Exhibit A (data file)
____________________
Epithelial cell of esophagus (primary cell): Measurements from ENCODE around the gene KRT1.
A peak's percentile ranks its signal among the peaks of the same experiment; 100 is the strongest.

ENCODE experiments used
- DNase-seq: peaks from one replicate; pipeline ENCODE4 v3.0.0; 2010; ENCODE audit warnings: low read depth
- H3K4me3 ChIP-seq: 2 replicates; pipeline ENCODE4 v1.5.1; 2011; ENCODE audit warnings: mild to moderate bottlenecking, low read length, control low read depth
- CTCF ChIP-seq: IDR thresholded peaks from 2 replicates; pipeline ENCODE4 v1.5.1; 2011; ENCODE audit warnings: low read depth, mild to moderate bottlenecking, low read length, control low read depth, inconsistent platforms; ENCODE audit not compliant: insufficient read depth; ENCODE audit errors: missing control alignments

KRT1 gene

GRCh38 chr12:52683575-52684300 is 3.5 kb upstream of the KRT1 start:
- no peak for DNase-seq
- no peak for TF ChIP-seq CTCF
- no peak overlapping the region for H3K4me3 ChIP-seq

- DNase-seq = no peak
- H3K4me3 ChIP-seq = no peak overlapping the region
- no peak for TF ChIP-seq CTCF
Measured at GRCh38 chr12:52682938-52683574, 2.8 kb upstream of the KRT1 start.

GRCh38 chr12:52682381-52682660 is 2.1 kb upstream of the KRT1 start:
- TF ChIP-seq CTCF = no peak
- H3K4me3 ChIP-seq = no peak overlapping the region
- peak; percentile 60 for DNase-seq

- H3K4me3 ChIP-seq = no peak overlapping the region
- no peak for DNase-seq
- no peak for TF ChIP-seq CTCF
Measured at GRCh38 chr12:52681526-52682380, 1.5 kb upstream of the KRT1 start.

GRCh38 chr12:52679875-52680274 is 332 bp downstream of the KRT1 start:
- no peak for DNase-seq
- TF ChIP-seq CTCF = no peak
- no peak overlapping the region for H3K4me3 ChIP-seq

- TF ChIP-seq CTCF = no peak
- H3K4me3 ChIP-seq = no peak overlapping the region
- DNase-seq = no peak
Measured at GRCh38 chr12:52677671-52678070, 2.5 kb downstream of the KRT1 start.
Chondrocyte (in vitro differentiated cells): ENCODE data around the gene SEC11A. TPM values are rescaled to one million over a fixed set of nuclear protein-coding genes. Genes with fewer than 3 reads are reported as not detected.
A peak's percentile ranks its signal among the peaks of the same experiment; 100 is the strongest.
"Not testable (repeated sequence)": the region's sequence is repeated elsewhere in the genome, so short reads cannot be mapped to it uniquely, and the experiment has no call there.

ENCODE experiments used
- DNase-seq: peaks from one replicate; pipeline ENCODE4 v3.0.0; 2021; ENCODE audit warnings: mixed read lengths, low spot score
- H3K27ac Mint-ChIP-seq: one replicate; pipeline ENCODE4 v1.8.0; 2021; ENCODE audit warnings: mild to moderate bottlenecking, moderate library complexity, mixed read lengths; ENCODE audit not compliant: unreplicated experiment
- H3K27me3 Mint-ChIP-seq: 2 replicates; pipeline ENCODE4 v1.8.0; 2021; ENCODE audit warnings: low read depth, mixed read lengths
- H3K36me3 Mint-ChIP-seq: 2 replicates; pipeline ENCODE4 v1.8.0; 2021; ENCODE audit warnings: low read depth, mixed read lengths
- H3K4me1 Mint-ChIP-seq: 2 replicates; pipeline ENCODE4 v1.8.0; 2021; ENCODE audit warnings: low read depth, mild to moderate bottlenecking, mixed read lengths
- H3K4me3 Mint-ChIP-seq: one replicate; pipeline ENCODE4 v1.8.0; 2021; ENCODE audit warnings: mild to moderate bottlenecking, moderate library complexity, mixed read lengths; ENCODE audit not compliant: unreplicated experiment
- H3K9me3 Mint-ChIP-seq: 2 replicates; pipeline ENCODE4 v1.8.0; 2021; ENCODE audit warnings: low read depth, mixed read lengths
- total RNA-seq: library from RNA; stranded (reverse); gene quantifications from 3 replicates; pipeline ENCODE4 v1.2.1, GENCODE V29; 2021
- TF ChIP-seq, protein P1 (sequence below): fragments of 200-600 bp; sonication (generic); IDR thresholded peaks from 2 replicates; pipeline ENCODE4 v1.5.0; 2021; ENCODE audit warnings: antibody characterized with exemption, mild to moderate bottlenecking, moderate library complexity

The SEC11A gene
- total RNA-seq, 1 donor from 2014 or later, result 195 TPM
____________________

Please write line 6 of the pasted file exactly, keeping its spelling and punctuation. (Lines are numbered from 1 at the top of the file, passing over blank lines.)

- CTCF ChIP-seq: IDR thresholded peaks from 2 replicates; pipeline ENCODE4 v1.5.1; 2011; ENCODE audit warnings: low read depth, mild to moderate bottlenecking, low read length, control low read depth, inconsistent platforms; ENCODE audit not compliant: insufficient read depth; ENCODE audit errors: missing control alignments